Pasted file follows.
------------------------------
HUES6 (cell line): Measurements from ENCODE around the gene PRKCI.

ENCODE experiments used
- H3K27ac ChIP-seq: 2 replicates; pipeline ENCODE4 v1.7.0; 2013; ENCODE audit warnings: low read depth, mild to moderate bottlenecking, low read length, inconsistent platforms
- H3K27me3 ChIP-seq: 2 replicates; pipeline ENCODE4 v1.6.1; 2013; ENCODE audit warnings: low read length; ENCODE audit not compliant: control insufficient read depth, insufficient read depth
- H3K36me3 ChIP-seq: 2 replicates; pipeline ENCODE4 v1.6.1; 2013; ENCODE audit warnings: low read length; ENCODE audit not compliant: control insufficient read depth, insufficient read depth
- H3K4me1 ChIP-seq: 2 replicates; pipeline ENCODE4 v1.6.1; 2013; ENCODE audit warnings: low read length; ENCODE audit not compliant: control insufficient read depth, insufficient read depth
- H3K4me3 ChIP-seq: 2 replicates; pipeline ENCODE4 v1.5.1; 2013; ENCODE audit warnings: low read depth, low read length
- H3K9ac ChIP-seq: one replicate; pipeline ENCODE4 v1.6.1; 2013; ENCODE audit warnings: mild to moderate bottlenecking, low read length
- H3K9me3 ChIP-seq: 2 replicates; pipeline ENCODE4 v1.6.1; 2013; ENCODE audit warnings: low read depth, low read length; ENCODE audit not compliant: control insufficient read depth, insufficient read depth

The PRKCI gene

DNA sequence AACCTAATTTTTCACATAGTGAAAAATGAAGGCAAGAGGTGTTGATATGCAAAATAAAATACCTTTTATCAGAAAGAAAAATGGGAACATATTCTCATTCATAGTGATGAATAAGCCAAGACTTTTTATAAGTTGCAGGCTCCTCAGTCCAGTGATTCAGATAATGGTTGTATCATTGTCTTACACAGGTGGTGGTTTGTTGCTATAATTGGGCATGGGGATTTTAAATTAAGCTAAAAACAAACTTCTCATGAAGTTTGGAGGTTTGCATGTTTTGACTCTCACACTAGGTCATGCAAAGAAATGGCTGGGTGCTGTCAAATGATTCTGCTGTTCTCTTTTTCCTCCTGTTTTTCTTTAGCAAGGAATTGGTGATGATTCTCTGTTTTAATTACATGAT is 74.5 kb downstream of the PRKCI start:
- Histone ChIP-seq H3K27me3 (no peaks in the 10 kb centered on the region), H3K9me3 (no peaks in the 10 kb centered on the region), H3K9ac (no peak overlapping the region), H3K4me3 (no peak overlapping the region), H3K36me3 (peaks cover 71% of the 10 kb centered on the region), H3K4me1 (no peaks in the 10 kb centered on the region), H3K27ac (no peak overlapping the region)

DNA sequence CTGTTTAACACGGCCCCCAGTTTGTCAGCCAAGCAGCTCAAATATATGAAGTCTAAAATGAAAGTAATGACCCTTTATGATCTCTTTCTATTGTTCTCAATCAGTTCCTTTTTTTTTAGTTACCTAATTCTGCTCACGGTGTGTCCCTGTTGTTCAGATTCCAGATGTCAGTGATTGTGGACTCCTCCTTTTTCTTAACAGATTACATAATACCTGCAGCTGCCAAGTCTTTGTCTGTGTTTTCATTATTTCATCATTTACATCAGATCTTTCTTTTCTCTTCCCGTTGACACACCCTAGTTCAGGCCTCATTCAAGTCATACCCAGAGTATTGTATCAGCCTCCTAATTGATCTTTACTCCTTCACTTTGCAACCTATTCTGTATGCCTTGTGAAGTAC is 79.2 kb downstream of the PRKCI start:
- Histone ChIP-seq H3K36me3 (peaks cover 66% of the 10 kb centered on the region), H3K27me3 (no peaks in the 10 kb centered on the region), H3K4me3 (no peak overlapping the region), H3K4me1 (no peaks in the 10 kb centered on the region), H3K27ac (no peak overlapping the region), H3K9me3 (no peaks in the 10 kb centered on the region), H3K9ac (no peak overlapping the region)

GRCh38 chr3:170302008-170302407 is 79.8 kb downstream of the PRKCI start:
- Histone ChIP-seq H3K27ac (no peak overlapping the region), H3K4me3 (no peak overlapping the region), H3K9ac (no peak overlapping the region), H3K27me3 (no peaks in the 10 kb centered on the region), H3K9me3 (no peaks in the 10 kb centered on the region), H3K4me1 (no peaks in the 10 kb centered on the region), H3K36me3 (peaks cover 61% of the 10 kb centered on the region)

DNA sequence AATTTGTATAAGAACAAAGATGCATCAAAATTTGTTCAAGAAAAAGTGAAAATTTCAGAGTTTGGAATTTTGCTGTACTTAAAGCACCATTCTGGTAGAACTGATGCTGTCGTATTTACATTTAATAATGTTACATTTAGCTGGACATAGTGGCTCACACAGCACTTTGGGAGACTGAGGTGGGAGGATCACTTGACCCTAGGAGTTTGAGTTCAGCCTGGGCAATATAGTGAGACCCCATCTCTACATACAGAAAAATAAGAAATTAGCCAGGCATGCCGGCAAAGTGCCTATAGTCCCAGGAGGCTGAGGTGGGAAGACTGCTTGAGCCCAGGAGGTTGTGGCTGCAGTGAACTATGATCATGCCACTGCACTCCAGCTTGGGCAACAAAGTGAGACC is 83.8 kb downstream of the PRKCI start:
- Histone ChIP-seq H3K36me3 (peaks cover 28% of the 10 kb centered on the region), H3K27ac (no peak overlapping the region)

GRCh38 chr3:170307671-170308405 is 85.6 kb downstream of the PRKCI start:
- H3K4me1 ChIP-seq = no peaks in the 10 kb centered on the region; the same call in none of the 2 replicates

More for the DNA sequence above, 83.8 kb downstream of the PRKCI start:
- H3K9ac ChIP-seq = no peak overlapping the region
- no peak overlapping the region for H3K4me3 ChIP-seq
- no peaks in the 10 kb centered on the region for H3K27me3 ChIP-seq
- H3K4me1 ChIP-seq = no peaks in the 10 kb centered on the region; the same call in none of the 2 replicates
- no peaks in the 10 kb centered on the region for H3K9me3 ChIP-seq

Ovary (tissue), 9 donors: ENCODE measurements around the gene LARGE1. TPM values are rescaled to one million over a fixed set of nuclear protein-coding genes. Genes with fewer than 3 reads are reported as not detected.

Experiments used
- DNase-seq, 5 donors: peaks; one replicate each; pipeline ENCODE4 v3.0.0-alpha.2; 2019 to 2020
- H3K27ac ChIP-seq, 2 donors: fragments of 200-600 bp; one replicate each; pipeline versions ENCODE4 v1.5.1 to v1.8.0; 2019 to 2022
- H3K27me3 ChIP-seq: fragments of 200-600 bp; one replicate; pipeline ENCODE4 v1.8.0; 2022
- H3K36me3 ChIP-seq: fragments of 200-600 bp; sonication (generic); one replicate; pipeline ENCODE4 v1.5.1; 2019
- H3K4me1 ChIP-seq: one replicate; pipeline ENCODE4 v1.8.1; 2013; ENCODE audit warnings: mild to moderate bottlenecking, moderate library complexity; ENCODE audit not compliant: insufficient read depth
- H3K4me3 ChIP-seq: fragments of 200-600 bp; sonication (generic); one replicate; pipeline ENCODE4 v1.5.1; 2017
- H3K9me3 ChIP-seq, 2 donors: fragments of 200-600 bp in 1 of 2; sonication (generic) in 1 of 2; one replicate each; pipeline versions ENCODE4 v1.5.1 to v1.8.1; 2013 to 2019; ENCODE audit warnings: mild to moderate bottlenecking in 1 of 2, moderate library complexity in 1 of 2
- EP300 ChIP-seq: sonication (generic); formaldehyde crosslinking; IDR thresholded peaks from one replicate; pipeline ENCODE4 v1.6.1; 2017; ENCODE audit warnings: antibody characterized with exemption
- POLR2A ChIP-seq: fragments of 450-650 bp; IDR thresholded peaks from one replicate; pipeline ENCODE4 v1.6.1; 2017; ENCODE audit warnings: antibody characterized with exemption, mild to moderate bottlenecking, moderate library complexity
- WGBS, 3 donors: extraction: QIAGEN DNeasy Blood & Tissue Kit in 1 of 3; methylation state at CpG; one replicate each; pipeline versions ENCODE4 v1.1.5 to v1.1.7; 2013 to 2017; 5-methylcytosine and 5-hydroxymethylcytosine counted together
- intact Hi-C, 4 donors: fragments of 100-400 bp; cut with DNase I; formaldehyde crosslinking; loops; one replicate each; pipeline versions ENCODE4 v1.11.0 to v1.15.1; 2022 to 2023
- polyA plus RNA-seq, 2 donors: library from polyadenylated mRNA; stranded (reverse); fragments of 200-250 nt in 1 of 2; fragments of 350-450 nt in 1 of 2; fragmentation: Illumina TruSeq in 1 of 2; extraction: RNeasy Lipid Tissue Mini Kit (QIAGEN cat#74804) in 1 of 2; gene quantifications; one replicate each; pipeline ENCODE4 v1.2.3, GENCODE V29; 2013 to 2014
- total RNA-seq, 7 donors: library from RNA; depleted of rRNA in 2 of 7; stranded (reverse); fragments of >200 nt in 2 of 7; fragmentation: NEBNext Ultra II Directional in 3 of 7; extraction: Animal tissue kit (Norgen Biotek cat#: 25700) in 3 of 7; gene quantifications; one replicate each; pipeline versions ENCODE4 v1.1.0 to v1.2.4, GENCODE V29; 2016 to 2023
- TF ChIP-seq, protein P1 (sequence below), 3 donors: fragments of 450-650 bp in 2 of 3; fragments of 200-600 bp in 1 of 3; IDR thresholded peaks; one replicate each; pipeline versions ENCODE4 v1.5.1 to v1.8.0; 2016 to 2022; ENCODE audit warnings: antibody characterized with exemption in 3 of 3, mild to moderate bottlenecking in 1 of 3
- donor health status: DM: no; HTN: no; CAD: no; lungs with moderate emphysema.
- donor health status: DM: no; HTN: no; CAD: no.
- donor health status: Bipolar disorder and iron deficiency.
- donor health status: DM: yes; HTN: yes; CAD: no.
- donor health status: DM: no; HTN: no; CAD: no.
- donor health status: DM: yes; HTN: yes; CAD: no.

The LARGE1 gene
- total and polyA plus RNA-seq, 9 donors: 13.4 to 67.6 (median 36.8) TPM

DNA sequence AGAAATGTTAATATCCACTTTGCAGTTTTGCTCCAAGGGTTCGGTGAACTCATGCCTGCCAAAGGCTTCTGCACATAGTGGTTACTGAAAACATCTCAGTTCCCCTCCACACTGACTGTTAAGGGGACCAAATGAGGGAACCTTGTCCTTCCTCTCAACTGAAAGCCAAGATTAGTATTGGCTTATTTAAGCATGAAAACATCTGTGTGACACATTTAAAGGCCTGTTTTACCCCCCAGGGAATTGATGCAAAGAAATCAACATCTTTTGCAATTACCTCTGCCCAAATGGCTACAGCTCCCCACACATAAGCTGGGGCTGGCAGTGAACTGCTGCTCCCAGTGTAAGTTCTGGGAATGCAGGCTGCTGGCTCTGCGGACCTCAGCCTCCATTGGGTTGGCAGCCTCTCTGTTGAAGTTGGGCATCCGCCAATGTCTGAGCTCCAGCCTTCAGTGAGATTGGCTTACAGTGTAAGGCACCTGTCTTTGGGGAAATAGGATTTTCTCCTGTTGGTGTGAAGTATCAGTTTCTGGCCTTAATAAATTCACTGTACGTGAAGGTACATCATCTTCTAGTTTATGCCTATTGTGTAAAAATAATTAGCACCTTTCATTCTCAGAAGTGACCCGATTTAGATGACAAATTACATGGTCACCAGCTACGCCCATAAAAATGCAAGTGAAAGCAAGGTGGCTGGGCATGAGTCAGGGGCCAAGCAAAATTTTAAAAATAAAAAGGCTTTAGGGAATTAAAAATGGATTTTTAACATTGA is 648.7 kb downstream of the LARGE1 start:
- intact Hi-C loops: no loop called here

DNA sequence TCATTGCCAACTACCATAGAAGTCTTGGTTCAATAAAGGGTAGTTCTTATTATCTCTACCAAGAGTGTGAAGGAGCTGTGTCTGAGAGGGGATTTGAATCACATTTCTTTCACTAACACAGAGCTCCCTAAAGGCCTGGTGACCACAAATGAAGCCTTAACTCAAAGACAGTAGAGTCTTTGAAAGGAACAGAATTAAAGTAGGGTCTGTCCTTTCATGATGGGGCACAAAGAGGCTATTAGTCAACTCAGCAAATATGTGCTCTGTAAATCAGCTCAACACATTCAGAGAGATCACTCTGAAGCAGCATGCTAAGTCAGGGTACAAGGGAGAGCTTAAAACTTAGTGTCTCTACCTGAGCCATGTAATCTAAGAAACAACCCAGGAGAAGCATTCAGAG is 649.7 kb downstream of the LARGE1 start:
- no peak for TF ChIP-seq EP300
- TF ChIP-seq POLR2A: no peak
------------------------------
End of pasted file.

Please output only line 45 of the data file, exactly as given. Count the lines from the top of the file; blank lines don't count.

- donor health status: Bipolar disorder and iron deficiency.